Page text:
What are the implications for electronic health records in an era of consumers’ adoption of mobile phones and online social networks?

That’s the question posed and pondered by Aviv Shachak and Alejandro Jadad of the University of Toronto, published in this weeks Journal of the American Medical Association (JAMA).

The opportunity is to build a people-centered health system, they say, the kind envisioned in the IOM’s report, Crossing the Quality Chasm.

Drs. Shachak and Jadad propose 7 building blocks to use when adopting EHRs that will help the U.S. get to the Holy Grail of people-centered health:

1. Use tools to promote health, not just deal with acute disease.
2. Make it interoperable and integrated.
3. Use multimedia to ensure usability and clear communication.
4. Support virtual interactions.
5. Integrate available social networking tools.
6. Promote optimal health outcomes and resource appropriately.
7. Adopt open and collaborative systems, and balance privacy, learning from the successful models such as PatientsLikeMe and the Genetic Alliance.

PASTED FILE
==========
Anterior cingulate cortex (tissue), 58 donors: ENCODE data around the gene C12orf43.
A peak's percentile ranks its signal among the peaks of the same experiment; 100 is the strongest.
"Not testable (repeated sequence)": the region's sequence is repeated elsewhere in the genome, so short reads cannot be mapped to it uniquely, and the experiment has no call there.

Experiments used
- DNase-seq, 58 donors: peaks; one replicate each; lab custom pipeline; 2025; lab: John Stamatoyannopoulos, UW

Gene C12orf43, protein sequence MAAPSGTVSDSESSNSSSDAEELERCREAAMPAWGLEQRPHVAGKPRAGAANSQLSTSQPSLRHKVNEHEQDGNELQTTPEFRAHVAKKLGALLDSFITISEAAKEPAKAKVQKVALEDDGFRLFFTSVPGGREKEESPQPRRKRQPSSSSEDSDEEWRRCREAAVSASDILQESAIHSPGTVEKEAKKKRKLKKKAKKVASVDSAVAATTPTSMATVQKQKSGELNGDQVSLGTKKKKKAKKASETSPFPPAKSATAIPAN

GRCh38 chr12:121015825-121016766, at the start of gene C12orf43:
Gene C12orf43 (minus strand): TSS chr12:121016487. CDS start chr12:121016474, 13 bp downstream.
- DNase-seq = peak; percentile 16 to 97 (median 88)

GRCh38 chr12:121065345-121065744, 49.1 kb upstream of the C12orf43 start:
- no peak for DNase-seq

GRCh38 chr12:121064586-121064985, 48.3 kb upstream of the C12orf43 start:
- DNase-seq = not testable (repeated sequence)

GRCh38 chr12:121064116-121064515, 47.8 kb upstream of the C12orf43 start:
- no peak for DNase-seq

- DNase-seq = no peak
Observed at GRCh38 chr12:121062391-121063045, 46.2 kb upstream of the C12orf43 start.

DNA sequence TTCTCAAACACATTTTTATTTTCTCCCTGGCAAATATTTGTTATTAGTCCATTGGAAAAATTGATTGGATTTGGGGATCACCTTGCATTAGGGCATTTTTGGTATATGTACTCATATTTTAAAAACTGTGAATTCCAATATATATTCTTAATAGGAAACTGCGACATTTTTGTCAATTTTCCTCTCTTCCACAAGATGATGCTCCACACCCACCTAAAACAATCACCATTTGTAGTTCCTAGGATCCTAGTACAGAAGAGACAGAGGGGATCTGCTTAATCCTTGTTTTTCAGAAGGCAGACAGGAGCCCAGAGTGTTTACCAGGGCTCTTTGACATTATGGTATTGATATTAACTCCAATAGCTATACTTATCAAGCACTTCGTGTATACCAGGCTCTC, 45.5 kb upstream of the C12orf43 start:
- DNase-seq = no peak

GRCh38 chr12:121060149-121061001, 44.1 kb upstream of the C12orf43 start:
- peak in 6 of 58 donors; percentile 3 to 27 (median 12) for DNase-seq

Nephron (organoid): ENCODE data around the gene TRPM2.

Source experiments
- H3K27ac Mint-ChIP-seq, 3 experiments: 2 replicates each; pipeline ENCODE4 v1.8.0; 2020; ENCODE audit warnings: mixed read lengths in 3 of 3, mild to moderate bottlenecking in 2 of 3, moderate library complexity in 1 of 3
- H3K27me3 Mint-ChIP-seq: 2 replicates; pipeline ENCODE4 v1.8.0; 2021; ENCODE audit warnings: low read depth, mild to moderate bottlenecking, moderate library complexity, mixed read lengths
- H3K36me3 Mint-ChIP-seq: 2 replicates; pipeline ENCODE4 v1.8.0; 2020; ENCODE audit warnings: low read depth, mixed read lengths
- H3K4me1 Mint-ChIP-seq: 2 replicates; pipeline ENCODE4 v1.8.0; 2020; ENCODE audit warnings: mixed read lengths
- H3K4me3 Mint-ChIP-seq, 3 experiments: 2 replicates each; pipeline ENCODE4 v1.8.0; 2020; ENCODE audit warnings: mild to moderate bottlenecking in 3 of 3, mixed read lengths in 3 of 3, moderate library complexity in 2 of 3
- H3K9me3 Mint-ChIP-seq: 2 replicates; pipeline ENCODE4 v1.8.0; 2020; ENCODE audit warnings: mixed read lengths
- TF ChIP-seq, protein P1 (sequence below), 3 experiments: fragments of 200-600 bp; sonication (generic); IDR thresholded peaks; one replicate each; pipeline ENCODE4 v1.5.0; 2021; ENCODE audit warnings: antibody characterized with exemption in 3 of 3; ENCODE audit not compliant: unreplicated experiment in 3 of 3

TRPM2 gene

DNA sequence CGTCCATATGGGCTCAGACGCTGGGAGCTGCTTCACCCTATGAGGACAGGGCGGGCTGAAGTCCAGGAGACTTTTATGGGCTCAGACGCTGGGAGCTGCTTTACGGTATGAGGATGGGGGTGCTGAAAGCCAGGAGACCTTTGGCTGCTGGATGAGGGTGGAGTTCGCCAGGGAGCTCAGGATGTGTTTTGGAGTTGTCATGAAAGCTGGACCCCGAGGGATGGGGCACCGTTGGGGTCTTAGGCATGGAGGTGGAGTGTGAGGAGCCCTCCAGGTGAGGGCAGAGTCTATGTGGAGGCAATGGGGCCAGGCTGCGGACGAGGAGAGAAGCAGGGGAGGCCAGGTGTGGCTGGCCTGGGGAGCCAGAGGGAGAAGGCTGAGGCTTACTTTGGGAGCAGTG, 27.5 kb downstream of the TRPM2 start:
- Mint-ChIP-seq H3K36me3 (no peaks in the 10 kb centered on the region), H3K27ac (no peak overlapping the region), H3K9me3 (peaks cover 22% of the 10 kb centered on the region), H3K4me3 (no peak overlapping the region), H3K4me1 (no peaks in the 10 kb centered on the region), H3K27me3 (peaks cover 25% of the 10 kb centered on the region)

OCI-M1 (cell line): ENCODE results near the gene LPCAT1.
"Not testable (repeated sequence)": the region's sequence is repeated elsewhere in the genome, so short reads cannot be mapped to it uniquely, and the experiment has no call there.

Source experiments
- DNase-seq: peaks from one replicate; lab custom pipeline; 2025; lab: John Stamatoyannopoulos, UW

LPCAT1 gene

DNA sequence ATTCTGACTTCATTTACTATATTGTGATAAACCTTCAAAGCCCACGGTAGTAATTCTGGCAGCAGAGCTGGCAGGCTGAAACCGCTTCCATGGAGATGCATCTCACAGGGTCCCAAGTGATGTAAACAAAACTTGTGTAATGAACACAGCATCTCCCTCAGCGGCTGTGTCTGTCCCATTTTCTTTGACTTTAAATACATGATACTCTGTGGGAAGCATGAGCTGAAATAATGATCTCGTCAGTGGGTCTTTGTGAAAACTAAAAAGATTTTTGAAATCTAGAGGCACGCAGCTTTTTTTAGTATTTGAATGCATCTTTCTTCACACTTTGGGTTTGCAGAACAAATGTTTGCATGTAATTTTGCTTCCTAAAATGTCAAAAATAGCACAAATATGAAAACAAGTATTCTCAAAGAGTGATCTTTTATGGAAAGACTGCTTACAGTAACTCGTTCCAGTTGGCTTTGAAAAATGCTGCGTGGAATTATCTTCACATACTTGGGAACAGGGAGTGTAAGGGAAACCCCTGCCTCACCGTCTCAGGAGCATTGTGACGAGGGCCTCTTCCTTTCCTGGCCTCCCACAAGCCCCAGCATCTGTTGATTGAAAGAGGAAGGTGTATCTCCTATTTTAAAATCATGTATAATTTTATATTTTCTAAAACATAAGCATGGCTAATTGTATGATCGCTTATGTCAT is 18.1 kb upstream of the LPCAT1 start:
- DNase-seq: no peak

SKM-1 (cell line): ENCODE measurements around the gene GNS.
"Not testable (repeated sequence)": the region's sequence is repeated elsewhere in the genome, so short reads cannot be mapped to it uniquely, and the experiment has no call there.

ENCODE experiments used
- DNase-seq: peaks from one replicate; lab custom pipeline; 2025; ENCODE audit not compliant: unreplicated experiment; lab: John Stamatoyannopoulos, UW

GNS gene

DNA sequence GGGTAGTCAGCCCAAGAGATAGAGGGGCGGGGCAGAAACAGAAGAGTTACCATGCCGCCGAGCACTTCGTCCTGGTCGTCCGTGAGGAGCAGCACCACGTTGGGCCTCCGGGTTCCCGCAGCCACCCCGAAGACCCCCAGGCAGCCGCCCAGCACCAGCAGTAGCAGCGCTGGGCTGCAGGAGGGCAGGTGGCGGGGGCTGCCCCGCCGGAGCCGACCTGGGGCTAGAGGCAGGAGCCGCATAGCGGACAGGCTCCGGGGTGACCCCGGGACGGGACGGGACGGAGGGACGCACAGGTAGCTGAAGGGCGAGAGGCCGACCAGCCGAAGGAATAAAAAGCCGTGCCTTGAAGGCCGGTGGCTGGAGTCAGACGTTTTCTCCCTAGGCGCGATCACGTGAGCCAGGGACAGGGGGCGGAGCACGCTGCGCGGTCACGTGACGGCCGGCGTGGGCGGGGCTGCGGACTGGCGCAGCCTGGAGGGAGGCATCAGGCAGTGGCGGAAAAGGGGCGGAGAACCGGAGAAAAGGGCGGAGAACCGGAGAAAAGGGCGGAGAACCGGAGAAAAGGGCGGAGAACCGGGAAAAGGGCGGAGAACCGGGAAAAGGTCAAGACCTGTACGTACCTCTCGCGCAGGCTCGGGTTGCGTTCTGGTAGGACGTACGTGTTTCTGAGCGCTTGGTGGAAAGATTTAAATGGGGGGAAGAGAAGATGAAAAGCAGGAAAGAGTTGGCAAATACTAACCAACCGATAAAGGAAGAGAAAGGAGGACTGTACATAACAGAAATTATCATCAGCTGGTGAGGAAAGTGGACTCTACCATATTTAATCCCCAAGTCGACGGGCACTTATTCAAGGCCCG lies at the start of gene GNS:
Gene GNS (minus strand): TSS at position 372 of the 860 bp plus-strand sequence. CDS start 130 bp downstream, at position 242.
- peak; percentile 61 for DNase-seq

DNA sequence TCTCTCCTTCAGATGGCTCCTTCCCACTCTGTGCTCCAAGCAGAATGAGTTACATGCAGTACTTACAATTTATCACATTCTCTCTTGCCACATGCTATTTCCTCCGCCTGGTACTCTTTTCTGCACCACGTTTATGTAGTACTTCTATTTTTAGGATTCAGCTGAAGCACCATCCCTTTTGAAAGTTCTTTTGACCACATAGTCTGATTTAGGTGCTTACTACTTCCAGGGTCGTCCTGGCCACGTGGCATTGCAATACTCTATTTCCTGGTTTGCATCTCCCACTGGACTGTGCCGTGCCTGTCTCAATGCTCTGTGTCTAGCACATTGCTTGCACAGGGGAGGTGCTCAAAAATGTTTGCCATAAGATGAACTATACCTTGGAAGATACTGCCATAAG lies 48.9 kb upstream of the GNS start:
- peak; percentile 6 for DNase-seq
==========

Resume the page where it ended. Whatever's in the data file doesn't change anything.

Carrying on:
The authors conclude that these components would help optimize the $20 billion spend on EHR adoption included in ARRA stimulus funding.

Health Populi’s Hot Points: As health citizens take on more responsibility for making clinical care decisions and financial outlays for themselves and their families, they need data liquidity: the free movement of information. Think of data liquidity as an underpinning for a consumer-driven health market. In addition, transparency and useful, usable tools add to the well-oiled machine that enable participatory health.

That’s, ultimately, what a people-centered health system should be about, and what Dr. Shachak and Dr. Jadad are proposing. These seven pillars would make the difference between EHR adoption that serves doctors and payers, and EHR adoption that enables participatory health.

{Ironic that two researchers based in Canada came up with this framework. O Canada! I must profess a bias here, as my mother was Canadian and I have many attachments to our neighbor to the north.}